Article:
If you are interested in hosting me for a speaking engagement, event, cooking class, or a book signing, let me know! Send an email to and we’ll be back in touch as soon as possible.

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Virginia Willis

Georgia-born French-trained Chef Virginia Willis’ biography includes making chocolate chip cookies with Dwayne “The Rock” Johnson, foraging for berries in the Alaskan wilderness, harvesting capers in the shadow of a smoldering volcano in Sicily, and hunting for truffles in France. She is talent and chef-instructor for the digital streaming platform Food Network Kitchen. Her segments feature authentic and innovative Southern cooking. She was the celebrity chef at the Mansion at Churchill Downs for the 143rd running of the Kentucky Derby. Virginia has spoken at SXSW, cooked for the James Beard Foundation, and beguiled celebrities such as Bill Clinton, Morgan Freeman, and Jane Fonda with her cooking — but it all started in her grandmother’s country kitchen. Recently, her work has been inspired by her weight loss success story, Virginia has lost 65# and kept it off for over 2 1/2 years! “If a French-trained, Southern chef can do it, you can, too.” She is the author of Fresh Start; Secrets of the Southern Table; Lighten Up, Y’all; Bon Appétit, Y’all; Basic to Brilliant, Y’all; Okra; and Grits. Lighten Up, Y’all won a James Beard Foundation Award of Excellence in the Focus on Health Category. Lighten Up, Y’all as well as her first cookbook, Bon Appétit, Y’all, were finalists in the Best American Cookbook for the International Association of Cookbook Awards and were also named by the Georgia Center of the Book as “Books Georgians Should Read.” She is the former TV kitchen director for Martha Stewart Living, Bobby Flay, and Nathalie Dupree; has worked in Michelin-starred restaurants; and traveled the world producing food stories – from making cheese in California to escargot farming in France. She has appeared on Food Network’s Chopped, CBS This Morning, Fox Family and Friends, Martha Stewart Living, and as a judge on Throwdown with Bobby Flay. She’s been featured in the New York Times, the Washington Post, People Magazine, Eater, and Food52 and has contributed to Eating Well, GRLSQUASH, Culture, Garden & Gun, and Bon Appétit, and more. The Chicago Tribune praised her as one of “Seven Food Writers You Need to Know.” Her legion of fans loves her down-to-earth attitude, approachable spirit, and traveling exploits. Her culinary consulting company, Virginia Willis Culinary Enterprises, Inc specializes in content creation, recipe development, culinary editorial and production services, cookbook writing, media training, spokesperson and brand representation, and public speaking. Virginia is on the Monterey Bay Aquarium’s Seafood Watch Blue Ribbon Task Force, the Atlanta Community Food Bank Advisory Board, as well as the Community Farmers Market Advisory Board. She is a food and hunger advocate for No Kid Hungry and a premier member of the No Kid Hungry Atlanta Society. She a member of The James Beard Foundation, Chef’s Collaborative, Georgia Organics, and Southern Foodways Alliance.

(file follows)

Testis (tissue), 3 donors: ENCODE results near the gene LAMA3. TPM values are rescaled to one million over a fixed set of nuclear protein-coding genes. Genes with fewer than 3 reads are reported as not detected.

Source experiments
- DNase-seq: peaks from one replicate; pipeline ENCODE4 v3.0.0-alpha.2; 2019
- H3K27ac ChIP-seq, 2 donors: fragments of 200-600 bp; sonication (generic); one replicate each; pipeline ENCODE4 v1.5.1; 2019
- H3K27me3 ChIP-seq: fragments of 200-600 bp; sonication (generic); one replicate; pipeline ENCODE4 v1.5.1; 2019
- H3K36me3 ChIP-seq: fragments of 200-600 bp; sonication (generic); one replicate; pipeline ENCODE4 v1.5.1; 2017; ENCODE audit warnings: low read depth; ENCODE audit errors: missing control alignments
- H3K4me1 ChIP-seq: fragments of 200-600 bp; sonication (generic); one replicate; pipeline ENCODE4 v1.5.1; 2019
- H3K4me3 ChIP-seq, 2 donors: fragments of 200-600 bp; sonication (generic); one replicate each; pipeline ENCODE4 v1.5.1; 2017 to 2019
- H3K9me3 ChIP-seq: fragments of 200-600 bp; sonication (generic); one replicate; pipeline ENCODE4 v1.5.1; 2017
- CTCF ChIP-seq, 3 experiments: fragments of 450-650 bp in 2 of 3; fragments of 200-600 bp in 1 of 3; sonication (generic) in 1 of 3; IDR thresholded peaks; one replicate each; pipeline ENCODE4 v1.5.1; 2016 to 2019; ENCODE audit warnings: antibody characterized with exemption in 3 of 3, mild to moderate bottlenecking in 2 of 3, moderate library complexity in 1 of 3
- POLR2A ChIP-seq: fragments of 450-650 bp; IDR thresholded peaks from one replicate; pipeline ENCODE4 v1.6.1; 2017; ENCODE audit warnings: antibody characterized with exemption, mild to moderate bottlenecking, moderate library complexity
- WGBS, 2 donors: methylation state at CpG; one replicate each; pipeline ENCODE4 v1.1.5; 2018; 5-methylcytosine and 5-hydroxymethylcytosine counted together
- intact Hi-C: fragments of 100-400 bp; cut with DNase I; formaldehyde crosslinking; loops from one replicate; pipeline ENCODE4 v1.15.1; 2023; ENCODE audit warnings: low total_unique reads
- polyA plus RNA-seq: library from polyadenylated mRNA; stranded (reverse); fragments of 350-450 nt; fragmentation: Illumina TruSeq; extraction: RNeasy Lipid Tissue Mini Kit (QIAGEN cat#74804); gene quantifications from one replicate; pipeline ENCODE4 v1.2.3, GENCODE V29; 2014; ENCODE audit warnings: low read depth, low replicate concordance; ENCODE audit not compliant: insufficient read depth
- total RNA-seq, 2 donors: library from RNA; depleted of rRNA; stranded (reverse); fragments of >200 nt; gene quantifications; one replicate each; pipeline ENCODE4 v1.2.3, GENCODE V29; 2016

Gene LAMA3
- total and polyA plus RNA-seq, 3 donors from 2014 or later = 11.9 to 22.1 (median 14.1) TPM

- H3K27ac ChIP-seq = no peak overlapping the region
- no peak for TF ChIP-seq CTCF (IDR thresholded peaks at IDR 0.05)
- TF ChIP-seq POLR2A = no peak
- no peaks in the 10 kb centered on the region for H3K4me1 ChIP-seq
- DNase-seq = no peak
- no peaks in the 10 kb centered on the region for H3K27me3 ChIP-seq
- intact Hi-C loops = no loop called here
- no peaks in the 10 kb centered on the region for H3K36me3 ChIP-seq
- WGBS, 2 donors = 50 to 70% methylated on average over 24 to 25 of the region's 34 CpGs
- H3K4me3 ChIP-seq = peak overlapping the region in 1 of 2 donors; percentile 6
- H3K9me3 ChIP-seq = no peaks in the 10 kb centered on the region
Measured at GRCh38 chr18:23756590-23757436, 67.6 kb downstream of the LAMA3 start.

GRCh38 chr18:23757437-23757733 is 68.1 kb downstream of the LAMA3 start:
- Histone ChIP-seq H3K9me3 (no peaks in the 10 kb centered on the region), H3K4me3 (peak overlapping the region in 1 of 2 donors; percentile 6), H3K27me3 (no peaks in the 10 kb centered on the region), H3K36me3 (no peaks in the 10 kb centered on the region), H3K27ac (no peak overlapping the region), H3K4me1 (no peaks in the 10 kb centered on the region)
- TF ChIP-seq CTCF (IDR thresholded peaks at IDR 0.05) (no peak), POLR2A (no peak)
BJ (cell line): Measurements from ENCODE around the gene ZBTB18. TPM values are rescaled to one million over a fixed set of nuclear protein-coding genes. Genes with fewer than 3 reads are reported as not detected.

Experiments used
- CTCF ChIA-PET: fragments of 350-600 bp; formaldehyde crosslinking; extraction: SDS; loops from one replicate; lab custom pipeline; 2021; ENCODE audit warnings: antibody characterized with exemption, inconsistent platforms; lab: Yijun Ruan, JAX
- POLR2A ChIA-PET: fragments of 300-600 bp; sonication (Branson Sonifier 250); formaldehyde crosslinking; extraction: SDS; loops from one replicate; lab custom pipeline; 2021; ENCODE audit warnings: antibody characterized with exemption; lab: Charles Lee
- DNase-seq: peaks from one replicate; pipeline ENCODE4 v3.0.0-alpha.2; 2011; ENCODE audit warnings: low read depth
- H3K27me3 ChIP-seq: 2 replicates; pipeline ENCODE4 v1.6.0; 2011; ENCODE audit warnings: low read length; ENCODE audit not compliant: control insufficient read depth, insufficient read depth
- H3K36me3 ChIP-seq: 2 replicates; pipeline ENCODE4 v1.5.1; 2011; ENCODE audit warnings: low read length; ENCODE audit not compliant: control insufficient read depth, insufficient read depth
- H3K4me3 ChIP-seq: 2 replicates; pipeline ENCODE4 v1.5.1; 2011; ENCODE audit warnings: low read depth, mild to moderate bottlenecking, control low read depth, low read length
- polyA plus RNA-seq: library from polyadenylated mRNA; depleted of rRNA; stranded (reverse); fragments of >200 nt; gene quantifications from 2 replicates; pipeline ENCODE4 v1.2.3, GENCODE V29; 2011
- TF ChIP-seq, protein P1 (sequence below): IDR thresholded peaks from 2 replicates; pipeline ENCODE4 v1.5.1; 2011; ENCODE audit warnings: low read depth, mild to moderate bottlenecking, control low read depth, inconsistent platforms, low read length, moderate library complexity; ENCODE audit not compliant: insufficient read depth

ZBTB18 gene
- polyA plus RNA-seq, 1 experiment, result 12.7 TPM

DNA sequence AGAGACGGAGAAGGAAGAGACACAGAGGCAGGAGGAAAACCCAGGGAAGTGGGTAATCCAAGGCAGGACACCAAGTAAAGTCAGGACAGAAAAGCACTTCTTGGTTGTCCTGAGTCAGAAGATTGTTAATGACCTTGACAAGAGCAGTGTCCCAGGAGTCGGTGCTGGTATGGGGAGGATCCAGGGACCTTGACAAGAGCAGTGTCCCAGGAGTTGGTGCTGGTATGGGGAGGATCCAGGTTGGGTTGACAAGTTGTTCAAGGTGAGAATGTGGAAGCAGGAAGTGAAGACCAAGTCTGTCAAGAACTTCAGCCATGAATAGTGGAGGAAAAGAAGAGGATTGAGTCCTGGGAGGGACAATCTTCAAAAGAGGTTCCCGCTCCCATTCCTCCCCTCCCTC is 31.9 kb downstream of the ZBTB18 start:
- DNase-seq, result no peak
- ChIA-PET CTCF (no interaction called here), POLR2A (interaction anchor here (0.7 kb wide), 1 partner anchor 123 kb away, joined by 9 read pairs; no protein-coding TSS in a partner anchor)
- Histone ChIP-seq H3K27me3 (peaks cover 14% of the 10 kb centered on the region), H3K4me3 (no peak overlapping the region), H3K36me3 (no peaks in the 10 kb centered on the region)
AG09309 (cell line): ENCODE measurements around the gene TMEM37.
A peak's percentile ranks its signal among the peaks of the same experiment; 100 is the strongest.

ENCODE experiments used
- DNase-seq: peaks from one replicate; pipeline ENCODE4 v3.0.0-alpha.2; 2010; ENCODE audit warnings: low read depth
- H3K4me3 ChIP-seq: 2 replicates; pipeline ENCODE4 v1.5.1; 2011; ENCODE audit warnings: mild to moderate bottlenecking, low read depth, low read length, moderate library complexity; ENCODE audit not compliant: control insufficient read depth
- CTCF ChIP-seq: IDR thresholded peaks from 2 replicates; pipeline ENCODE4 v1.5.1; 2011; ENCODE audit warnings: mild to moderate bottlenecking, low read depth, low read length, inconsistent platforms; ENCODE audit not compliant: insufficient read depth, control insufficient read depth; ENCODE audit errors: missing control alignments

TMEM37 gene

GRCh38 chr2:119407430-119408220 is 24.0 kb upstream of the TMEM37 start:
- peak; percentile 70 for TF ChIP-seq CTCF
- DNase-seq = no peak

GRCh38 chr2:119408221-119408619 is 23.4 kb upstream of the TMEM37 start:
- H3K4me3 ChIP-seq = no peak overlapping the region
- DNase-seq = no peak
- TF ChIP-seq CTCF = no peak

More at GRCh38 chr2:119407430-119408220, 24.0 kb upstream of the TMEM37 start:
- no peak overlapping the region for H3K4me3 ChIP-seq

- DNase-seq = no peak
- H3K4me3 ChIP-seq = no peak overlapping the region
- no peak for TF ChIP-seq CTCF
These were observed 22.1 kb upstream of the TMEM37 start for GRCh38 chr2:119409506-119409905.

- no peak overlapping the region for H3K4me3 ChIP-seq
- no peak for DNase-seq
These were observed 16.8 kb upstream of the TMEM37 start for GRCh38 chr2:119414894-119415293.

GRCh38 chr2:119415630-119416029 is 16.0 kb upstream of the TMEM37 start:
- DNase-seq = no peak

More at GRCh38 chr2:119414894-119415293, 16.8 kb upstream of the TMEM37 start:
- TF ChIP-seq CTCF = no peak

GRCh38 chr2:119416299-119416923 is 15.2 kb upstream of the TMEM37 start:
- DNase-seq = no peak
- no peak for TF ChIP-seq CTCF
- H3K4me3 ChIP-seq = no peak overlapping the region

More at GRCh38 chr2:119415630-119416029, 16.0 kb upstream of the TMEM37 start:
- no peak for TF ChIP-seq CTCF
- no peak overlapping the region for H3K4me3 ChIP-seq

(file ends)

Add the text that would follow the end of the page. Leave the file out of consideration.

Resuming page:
This Post Has One Comment

  1. Kristi

    I made this tonight with some peaches that have been waiting for me. It was fabulous. I had a little very lightly sweetened whipped cream leftover, mixed into the yogurt. A decadent treat.